Robert J. Bradbury, <firstname.lastname@example.org>, writes:
> On Sun, 29 Aug 1999 GBurch1@aol.com wrote:
> > Seems like reducing whatever current effect human technology has on
> > the planet's heat budget would have to be offset against heat created
> > by use of nanotech . . . of course, that's subject to the same idea
> > contained in the first point, i.e. that the Earth's energy system
> > has only one significant real input -- solar energy.
> Yes, solar energy is still much larger than all of our puny
> technological efforts. The ability to relatively easily
> manipulate it is going to result in some interesting property
> rights issues (probably akin to the discussions regarding
> extensions of national rights out to various distances in
> the oceans).
I don't fully understand the heat balance issues, but it's worth noting that there are a number of proposals for using more than the natural solar energy input of the earth. These include geothermal energy, nuclear fission, nuclear fusion plants (power from seawater), and solar satellites. In some cases these forms of power may be locally more convenient and concentrated than solar power, and could be quite attractive. Any large-scale use of these energy sources will just make the heat problem worse.
As Robert says, the property rights issues may become acute. One approach is to use the technique some localities are experimenting with for pollution control, and have "heat pollution rights". Everyone would have a certain amount of heat pollution they were allowed, and people could buy and sell the rights so that those who wanted to pollute more could have their excesses offset by those who were willing to pollute less. (The market transfers could be restricted to people in the same region if it was important to keep localized heat balances stable.)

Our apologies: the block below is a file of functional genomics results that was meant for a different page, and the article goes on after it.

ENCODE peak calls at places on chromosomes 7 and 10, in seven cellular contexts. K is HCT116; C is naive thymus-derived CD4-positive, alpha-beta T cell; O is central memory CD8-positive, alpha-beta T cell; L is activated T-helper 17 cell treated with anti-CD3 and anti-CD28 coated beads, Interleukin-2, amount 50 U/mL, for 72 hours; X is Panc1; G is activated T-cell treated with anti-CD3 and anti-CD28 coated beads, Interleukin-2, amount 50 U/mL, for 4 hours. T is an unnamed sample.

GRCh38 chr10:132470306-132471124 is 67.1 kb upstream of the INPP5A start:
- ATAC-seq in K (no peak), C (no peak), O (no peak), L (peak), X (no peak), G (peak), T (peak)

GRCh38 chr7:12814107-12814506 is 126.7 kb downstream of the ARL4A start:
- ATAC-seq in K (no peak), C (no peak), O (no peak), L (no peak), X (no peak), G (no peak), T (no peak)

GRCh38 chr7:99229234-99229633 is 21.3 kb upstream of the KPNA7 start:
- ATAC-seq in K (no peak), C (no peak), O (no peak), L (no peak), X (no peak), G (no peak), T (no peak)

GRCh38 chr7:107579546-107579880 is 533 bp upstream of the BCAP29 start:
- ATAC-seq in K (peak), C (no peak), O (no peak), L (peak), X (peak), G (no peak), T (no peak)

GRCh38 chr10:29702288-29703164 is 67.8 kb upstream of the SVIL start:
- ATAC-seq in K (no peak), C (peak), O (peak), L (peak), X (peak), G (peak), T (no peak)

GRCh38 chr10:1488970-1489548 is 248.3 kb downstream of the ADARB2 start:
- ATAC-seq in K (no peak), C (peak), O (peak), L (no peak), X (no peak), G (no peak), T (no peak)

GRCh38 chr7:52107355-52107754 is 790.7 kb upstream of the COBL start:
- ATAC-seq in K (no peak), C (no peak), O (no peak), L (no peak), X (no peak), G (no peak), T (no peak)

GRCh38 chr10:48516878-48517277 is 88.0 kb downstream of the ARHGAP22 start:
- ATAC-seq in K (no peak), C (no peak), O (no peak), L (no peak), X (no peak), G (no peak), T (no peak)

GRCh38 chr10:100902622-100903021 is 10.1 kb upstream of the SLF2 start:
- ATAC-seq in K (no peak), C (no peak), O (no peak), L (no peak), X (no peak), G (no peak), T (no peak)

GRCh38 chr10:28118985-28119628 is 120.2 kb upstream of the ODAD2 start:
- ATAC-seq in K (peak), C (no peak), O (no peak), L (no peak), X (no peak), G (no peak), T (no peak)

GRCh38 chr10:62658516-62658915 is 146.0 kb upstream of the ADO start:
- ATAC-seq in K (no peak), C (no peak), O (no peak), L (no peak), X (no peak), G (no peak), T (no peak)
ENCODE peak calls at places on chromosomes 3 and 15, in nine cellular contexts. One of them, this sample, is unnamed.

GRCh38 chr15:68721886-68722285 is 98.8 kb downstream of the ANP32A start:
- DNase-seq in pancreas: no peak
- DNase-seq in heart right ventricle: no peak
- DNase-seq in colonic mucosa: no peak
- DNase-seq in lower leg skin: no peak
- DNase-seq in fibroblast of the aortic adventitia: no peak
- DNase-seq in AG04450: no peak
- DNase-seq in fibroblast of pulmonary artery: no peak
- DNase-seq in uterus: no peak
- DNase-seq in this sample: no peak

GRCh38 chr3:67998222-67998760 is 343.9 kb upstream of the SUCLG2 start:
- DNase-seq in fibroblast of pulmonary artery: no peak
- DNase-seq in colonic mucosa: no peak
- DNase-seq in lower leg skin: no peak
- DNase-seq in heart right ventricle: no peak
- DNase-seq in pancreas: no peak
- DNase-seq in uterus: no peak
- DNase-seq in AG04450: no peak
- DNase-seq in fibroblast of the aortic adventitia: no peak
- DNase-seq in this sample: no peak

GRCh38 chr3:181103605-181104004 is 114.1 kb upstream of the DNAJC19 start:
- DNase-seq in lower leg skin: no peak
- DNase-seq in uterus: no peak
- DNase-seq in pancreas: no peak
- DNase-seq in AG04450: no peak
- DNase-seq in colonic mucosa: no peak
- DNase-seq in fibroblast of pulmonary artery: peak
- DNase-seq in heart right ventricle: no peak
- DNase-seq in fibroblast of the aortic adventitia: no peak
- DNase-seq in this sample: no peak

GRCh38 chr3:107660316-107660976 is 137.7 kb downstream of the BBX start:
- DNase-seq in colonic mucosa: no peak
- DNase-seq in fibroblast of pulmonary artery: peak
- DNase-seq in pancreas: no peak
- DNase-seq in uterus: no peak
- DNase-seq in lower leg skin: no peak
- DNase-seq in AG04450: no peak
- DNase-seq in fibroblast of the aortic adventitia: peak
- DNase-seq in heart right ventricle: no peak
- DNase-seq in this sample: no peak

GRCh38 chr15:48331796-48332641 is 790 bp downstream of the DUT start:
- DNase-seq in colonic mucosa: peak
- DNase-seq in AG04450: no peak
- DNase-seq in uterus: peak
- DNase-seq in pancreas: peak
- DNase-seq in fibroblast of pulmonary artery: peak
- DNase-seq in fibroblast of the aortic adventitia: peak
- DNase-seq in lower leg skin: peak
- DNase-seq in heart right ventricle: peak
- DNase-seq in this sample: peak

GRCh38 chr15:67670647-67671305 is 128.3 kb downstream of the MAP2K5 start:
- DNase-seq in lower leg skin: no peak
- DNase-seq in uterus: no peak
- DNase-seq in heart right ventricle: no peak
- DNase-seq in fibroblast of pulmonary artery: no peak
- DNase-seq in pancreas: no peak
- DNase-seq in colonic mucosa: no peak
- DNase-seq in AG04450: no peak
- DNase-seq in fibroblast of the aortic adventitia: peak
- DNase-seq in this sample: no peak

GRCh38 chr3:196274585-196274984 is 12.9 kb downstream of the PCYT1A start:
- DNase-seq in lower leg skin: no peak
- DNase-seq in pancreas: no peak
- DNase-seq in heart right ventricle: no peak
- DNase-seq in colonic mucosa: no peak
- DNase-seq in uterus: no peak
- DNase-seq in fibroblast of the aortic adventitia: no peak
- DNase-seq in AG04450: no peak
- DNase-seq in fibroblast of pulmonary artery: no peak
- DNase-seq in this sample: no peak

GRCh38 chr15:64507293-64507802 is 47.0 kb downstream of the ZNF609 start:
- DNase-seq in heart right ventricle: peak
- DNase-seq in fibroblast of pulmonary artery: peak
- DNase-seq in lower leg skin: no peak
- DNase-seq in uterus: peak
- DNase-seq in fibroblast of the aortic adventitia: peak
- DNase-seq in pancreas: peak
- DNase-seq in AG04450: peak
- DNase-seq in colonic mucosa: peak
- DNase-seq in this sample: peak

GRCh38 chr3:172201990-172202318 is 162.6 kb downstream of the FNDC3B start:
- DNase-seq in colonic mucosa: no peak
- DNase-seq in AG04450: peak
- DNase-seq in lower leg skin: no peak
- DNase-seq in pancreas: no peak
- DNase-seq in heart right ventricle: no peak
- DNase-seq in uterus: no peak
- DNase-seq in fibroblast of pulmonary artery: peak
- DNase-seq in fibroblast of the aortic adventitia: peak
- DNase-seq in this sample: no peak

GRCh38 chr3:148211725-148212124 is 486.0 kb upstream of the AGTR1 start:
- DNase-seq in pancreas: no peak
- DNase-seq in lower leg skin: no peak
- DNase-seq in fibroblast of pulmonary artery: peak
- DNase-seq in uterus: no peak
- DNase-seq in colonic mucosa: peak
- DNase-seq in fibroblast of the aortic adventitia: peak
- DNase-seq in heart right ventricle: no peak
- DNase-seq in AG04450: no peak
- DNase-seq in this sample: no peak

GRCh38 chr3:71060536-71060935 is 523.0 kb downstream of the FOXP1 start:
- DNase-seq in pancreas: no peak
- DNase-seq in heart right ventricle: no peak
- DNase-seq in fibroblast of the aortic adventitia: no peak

We had a debate here a few months ago about whether it would be ethically acceptable to impose such abstract property rights on others who wanted to pollute freely, and there wasn't much agreement. My feeling is that if you do need to use force to solve the problem, this kind of approach is the best way to manage it, because it provides the maximum possible flexibility.
Another approach, which is probably more widely acceptable but is somewhat clumsier, is tort law, where I can claim that my neighbor has injured me by emitting excess heat. This can work in some cases but it will be harder to show injury if the local heat emissions are well radiated. If the only real problem is the cumulative effect of billions of individual polluters then it will be harder to claim that any one of them should be made to stop.